Lyfish-inspired pumps: Researchers investigate next generation medical and robotic devices

Nov 23, 2010

To the causal aquarium visitor, the jellyfish doesn't seem to be a particularly powerful swimmer; compared to a fish, it glides slowly and peacefully.

But for Janna Nawroth, a graduate student at the California Institute of Technology in Pasadena, the undulations of this simple invertebrate hold secrets that may make possible a new generation of tiny pumps for medical applications and soft robotics -- work she describes today at the American Physical Society Division of (DFD) meeting in Long Beach, CA.

"Most pumps are made of rigid materials," says Nawroth. "For medical pumps inside the human body, we need flexible pumps because they move fluids in a much gentler way that does not destroy tissues and cells."

Nawroth is working with Caltech engineer John Dabiri, an expert on jellyfish propulsion. His research has shown these cnidarians tend to fall into two categories -- those that produce faster, harder strokes and those that create weaker but more efficient strokes. He has also studied the flows and eddies created by the strokes, which can be characterized by a dimensionless quantity called a Reynolds number.

"We're really lucky," says Nawroth. "The Reynolds numbers we see in the movement of jellyfish of different sizes and ages are in the right range as what we need for medical applications."

As a step towards creating flexible pumps, Nawroth is studying how jellyfish shape and tissue composition adapt to the demands imposed by flow conditions at different Reynolds numbers. Jellyfish at millimeter scales, for example, exploit the small layer of water that adheres to their surface as they move and use it as additional paddle at no extra cost. Further, a clever arrangement of multiple within the body allow for a reliable yet tunable pumping mechanism.

In the future, Nawroth plans to use this practical understanding to help design a whole spectrum of flexible pumps that are optimized for different tasks and conditions.

Explore further: Detailed experiments reveal the operational parameters for a promising thermo-magnetic data-storage technology

More information: The presentation, "Learning from jellyfish: Fluid transport in muscular pumps at intermediate Reynolds numbers" is on Tuesday, November 23, 2010
. Abstract: meetings.aps.org/Meeting/DFD10/Event/134388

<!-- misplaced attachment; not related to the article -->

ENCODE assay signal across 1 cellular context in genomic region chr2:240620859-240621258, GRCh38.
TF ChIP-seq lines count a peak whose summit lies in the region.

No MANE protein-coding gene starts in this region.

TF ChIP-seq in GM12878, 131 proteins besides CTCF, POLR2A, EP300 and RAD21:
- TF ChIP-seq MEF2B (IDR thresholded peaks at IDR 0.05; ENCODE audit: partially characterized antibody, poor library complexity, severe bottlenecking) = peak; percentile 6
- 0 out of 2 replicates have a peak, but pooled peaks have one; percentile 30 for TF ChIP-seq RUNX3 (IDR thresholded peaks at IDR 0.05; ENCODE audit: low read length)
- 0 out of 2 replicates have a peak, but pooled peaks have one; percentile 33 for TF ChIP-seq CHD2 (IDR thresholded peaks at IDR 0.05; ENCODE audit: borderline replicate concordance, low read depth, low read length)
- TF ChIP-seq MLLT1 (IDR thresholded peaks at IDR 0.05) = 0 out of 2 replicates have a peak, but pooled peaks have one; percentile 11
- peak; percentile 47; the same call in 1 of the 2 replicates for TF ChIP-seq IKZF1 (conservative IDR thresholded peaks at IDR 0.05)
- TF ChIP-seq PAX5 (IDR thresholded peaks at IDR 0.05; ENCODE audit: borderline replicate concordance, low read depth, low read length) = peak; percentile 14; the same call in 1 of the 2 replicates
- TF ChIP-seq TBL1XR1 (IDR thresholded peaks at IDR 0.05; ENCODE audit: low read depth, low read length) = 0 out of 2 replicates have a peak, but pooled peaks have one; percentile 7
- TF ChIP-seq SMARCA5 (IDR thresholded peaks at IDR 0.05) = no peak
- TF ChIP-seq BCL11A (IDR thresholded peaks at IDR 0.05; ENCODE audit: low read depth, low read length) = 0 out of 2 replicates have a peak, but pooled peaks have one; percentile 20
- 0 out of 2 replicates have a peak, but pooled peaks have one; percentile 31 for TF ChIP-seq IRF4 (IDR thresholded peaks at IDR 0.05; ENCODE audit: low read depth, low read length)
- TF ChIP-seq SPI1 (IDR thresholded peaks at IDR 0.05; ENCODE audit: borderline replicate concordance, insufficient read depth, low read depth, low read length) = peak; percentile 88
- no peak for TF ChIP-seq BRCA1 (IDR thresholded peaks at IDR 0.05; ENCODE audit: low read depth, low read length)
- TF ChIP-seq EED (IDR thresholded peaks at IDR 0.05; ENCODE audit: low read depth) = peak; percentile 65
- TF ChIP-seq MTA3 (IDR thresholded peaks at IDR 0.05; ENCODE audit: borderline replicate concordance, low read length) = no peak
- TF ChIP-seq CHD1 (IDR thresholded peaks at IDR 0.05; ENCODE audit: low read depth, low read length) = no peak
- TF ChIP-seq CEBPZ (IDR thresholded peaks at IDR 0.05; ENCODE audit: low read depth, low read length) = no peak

Related Stories

Dutch zoo breeds own jellyfish

Sep 29, 2007

Marine biologists at a Dutch zoo say they have succeeded in the difficult task of breeding jellyfish in captivity.

Jellyfish is anatomically sophisticated

Jun 21, 2005

A U.S. study says the anus-less, headless, heartless, gutless, back or front-less jellyfish is really a remarkable genetically sophisticated creature.

Voracious comb jellyfish 'invisible' to prey

Oct 12, 2010

Despite its primitive structure, the North American comb jellyfish can sneak up on its prey like a high-tech stealth submarine, making it a successful predator. Researchers, including one from the University ...

Making use of jellyfish on dry land

Nov 08, 2010

John Dabiri, assistant professor of aeronautics and bioengineering at Caltech who won a MacArthur Award this year, is fascinated by jellyfish. He believes jellyfish propulsion can inform engineering, which in turn can inform ...

Jellyfish: Far from Passive Drifters-in-the-Currents

May 11, 2009

(PhysOrg.com) -- If you were to snorkel just before dawn at the popular tropical Pacific destination Jellyfish Lake, you'd have lots of company: millions of golden jellyfish, known to scientists as Mastigias ...

Recommended for you

CERN researchers confirm existence of the Force

2 hours ago

Researchers at the Large Hadron Collider just recently started testing the accelerator for running at the higher energy of 13 TeV, and already they have found new insights into the fundamental structure ...

Soft, energy-efficient robotic wings

21 hours ago

Dielectric elastomers are novel materials for making actuators or motors with soft and lightweight properties that can undergo large active deformations with high-energy conversion efficiencies. This has ...

Super sensitive measurement of magnetic fields

Mar 30, 2015

There are electrical signals in the nervous system, the brain and throughout the human body and there are tiny magnetic fields associated with these signals that could be important for medical science. Researchers ...

User comments : 0

Please sign in to add a comment. Registration is free, and takes less than a minute. Read more

Click here to reset your password.
Sign in to get notified via email when new comments are made.